Scottish essayist, historian and philosopher
According to Wikipedia,
Thomas Carlyle was a Scottish essayist, historian and philosopher. A leading writer of the Victorian era, he exerted a profound influence on 19th-century art, literature and philosophy. Born of peasant parents in Ecclefechan, Dumfriesshire, Carlyle attended the University of Edinburgh where he excelled in mathematics, inventing the Carlyle circle. After finishing the arts course, he prepared to become a minister in the Burgher Church while working as a schoolmaster. He quit these and several other endeavours before settling on literature, writing for the Edinburgh Encyclopædia and working as a translator. He found initial success as a disseminator of German literature, then little-known to English readers, through his translations, his Life of Friedrich Schiller , and his review essays for various journals. His first major work was a novel entitled Sartor Resartus . After relocating to London, he became famous with his French Revolution , which prompted the collection and reissue of his essays as Miscellanies. Each of his subsequent works, from On Heroes to History of Frederick the Great and beyond, were highly regarded throughout Europe and North America. He founded the London Library, contributed significantly to the creation of the National Portrait Galleries in London and Scotland, was elected Lord Rector of Edinburgh University in 1865, and received the Pour le Mérite in 1874, among other honours.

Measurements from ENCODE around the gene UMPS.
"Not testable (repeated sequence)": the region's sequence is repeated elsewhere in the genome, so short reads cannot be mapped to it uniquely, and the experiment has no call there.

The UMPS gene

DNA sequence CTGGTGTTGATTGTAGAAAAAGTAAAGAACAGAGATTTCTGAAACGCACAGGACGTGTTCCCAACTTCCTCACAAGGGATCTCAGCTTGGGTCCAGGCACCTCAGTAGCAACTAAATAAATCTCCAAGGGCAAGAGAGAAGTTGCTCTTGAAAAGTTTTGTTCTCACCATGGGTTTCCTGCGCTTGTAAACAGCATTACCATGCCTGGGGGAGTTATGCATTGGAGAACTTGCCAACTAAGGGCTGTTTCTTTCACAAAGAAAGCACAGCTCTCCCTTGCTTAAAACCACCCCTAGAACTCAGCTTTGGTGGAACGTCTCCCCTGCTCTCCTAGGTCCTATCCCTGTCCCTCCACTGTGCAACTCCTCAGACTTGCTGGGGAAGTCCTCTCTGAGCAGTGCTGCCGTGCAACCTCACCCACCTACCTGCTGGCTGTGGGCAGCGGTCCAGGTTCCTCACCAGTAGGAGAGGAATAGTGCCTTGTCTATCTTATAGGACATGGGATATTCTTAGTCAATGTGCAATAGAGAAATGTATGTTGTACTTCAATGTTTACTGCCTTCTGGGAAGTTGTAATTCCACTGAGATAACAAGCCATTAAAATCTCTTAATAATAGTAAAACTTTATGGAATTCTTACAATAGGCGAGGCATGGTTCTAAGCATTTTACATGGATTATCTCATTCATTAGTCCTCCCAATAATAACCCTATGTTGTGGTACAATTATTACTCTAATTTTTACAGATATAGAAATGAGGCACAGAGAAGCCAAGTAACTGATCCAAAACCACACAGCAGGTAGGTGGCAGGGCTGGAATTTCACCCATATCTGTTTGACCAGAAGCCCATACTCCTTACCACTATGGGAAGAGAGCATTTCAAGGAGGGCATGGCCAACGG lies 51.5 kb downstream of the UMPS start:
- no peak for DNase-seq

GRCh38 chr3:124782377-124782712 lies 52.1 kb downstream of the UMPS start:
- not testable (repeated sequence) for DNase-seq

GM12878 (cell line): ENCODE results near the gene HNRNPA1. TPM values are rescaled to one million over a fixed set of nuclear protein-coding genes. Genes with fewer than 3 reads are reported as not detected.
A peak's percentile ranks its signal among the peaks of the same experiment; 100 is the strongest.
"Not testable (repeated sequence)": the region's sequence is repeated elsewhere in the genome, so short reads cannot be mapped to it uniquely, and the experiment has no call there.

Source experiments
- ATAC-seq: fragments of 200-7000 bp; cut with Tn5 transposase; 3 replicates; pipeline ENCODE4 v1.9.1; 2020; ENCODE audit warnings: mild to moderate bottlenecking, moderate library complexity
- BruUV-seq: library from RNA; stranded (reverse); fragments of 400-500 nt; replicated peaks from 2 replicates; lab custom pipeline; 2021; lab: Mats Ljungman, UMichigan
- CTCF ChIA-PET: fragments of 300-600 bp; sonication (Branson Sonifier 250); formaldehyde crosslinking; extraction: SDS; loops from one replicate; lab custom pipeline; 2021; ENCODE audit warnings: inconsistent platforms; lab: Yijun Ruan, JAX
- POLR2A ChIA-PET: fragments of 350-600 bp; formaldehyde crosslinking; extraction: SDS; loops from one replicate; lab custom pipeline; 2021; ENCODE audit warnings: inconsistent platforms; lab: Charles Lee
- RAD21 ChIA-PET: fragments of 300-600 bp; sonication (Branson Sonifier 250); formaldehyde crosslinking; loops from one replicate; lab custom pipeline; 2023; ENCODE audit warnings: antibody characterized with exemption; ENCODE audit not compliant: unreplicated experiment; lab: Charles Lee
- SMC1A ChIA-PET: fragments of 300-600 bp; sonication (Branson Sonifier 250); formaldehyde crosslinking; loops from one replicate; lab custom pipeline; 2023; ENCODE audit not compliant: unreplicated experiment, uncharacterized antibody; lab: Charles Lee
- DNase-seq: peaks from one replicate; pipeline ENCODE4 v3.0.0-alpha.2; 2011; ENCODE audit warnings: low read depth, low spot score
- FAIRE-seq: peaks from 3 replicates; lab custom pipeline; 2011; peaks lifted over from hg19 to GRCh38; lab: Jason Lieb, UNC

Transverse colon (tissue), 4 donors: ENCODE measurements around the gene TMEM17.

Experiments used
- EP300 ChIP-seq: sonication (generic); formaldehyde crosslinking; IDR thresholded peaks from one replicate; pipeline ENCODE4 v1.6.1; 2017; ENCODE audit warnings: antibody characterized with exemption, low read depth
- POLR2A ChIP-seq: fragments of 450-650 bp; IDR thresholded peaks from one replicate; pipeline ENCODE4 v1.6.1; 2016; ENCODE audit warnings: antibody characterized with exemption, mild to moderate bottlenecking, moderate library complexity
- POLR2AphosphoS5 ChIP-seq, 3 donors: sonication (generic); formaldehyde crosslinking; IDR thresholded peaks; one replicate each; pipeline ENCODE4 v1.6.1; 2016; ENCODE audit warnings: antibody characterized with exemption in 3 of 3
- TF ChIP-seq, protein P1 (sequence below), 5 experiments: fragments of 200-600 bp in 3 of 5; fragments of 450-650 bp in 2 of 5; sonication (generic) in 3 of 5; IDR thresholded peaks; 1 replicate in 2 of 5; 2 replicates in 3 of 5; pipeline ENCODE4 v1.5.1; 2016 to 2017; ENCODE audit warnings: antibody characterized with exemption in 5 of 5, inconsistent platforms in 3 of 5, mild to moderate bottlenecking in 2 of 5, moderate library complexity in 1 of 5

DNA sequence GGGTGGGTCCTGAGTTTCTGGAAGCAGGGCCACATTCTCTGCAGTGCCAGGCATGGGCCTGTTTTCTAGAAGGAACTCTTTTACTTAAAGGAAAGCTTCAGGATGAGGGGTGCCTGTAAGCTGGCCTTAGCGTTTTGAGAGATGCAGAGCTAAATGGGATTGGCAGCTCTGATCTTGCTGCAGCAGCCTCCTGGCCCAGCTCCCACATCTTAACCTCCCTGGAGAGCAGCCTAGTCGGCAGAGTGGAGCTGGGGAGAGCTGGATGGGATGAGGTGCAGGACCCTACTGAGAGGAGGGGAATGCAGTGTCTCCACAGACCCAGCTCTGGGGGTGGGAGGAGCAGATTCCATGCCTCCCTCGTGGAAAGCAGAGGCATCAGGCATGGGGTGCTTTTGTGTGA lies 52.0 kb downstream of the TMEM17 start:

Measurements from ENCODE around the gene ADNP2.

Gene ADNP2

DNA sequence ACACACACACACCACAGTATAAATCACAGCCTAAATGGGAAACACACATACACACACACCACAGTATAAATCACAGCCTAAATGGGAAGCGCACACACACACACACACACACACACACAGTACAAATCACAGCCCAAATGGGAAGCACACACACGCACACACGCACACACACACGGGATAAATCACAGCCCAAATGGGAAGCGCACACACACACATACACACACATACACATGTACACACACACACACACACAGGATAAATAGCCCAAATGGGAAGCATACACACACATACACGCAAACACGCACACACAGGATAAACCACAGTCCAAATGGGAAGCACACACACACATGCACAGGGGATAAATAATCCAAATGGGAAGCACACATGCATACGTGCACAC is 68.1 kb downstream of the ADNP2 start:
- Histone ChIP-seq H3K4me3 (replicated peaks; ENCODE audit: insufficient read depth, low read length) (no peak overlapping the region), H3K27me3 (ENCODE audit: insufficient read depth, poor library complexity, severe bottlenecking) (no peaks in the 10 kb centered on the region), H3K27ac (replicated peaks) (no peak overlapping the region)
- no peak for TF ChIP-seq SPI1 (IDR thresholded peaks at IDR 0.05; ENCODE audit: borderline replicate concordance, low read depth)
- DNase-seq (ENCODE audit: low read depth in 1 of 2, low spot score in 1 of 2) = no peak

Thomas Carlyle is affiliated with the following schools:
Thomas Carlyle is most known for their academic work in the field of literature. They are also known for their academic work in the fields of philosophy, communications, mathematics, and history.
Thomas Carlyle has made the following academic contributions: